Students begin by writing the correct form of the verb when given the subject and the infinitive. To reiterate the correct form students them locate the subject, infinitive and verb form in the grid. It works like a word search. Until this point, it’s a very mechanical exercise that is devoid of context. So, the next step is to write a sentence with each subject and verb form. This is where the student-generated content comes in. Some students choose to write personal sentences, other prefer to write about topics that interest them and some prefer to be humorous. Regardless of the sentences, in the end the correct verb forms in a contextualized sentence provide very focused input for students.
I have seen a marked increase in accurate verb forms when students use this type of writing activity. The word-search element provides an interesting way to focus on the correct verb form and the sentences that are student-generated highlight correct usage in context. You can take a it a step further and use the student sentences to create a task such as collating sentences into different categories and graphing results. The important thing to keep in mind is that all the while students are seeing and using the sentences that contain the accurate verb forms in context. Increased exposure to these language forms is what is needed to move toward acquisition.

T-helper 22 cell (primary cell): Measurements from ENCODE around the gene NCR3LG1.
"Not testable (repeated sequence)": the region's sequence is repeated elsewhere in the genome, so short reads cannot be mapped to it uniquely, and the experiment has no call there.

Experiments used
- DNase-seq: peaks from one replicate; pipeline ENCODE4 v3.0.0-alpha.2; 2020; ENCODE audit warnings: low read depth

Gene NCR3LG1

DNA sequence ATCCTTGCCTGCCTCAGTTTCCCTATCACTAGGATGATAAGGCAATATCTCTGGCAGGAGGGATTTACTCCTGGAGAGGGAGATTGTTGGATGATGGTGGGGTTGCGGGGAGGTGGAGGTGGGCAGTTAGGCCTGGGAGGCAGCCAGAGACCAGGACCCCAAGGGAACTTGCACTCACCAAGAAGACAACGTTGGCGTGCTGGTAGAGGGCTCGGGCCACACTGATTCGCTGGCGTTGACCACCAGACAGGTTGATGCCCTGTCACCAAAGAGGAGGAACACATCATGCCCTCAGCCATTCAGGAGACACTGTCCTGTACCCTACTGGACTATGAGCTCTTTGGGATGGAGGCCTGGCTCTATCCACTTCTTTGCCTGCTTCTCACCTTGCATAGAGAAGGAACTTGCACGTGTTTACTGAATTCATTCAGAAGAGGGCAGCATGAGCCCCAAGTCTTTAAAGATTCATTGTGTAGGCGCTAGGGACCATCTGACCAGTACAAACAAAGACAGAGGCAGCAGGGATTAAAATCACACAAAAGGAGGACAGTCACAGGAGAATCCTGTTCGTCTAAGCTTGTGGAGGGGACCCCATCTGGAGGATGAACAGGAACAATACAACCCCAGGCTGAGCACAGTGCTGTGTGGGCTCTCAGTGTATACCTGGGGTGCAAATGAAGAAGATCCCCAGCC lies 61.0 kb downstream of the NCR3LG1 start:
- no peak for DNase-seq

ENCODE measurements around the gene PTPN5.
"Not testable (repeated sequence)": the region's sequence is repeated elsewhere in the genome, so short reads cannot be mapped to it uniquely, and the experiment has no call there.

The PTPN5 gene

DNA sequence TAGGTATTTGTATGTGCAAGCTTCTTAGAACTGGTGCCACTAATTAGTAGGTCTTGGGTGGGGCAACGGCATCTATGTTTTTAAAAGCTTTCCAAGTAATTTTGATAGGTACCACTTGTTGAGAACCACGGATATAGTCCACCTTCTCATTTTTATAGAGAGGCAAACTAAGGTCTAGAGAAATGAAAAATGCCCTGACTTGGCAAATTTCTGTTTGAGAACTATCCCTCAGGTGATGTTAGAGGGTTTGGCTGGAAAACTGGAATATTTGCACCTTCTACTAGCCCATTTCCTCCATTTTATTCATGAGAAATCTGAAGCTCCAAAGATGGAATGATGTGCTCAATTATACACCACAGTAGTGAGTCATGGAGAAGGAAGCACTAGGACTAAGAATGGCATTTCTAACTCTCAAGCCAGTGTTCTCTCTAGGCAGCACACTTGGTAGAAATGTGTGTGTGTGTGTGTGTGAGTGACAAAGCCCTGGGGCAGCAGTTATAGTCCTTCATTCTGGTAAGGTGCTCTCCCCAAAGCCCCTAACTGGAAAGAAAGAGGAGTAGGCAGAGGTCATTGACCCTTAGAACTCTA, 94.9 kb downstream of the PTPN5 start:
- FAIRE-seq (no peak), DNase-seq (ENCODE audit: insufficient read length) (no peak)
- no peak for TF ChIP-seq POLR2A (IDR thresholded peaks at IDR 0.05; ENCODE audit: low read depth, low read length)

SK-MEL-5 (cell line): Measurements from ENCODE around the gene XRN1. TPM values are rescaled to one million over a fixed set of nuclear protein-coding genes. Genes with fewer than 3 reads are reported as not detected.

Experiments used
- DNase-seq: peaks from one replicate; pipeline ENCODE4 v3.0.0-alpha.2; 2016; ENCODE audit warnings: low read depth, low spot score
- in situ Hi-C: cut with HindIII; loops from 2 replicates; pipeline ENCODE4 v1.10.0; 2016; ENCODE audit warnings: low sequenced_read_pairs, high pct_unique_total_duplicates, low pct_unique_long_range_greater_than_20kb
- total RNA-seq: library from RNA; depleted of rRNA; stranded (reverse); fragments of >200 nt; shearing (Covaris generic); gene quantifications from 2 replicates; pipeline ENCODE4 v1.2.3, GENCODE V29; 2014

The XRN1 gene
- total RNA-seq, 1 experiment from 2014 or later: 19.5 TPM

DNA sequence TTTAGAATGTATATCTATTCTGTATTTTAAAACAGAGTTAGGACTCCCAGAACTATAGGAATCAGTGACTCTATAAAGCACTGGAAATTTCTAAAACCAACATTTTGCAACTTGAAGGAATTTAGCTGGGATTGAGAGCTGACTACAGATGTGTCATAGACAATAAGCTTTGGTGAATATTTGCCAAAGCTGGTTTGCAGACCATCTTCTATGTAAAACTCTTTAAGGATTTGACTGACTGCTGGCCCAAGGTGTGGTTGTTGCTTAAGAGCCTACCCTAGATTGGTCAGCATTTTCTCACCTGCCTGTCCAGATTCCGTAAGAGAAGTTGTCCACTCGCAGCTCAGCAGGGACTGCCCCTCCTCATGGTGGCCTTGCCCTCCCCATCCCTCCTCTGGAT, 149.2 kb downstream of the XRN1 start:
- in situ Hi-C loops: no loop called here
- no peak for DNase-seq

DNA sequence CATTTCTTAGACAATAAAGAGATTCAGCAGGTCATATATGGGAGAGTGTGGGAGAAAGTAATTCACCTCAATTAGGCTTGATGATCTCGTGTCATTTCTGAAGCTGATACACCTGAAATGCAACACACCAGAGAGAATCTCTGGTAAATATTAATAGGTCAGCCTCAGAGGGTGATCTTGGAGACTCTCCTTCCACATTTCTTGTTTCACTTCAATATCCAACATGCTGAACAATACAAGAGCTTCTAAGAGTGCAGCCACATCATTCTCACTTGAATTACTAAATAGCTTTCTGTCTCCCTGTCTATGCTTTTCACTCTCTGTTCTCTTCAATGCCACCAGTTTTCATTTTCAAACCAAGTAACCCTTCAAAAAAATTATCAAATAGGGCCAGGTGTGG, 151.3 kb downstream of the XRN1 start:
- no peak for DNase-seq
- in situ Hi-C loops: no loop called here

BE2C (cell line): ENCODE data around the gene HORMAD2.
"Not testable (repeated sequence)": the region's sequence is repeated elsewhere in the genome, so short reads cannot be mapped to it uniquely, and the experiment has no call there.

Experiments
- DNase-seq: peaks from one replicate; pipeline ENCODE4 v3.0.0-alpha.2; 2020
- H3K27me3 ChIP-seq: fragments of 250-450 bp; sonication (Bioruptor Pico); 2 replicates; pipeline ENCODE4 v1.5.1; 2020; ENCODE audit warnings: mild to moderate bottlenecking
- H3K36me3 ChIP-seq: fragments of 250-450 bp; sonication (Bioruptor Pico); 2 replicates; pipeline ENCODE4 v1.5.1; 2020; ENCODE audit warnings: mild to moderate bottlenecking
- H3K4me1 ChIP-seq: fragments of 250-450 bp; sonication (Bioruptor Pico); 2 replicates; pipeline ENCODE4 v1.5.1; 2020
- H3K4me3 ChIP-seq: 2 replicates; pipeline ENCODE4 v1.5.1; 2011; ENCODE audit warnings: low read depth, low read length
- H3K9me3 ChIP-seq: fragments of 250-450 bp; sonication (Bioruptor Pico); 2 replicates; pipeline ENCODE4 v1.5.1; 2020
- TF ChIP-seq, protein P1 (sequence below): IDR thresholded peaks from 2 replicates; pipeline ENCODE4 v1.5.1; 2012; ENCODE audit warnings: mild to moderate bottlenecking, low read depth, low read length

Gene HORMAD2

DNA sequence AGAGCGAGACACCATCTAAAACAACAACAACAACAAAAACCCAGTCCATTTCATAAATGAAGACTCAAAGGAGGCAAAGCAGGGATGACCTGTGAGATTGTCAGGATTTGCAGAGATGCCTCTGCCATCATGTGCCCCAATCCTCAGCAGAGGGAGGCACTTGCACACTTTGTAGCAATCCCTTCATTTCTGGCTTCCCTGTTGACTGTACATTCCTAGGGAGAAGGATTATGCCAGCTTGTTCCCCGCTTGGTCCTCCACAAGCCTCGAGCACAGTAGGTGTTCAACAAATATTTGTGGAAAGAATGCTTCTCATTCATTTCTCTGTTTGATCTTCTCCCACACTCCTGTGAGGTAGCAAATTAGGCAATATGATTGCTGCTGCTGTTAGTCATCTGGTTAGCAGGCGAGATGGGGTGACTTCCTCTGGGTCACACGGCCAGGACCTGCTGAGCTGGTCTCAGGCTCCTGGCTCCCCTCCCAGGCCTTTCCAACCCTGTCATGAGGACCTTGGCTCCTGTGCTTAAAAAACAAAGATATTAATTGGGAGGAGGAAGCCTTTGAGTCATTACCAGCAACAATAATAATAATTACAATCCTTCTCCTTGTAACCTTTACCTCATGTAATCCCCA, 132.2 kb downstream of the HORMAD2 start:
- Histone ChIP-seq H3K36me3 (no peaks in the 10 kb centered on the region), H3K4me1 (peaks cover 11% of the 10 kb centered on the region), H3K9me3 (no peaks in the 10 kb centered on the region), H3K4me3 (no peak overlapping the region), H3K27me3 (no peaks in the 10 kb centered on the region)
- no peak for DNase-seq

If you would like to help your students polish their language structures, take a look at these activities. There are many topics in both French and Spanish. Click on the links below to access these resources and watch the accuracy of your students’ language rise with their proficiency.
- AR Verbs
- Regular Verbs
- Stem-Change Verbs (o-ue)
- Stem-Change Verbs (e-ie, e-i)
- tener, venir, oír, decir
- ser, estar, ir, hacer
- Preterite (regular verbs)
- Preterite (irregular verbs)
- Reflexive Verbs
- Simple Future (regular verbs)
- Simple Future (irregular verbs)
- Conditional (regular verbs)
- Conditional (irregular verbs)
- Bundle of all 15 Spanish Topics
- ER Verbs
- Regular Verbs
- Accent-Change Verbs (e-è, é-è)
- mettre, prendre, voir, venir
- être, aller, faire, avoir
- Imperfect (regular verbs)
- Imperfect (irregular verbs)
- Passé Composé (regular verbs, avoir)
- Passé Composé (être)
- Passé Composé (irregular past participles)
- Reflexive Verbs
- Simple Future (regular verbs)
- Simple Future (irregular verbs)
- Conditional (regular verbs)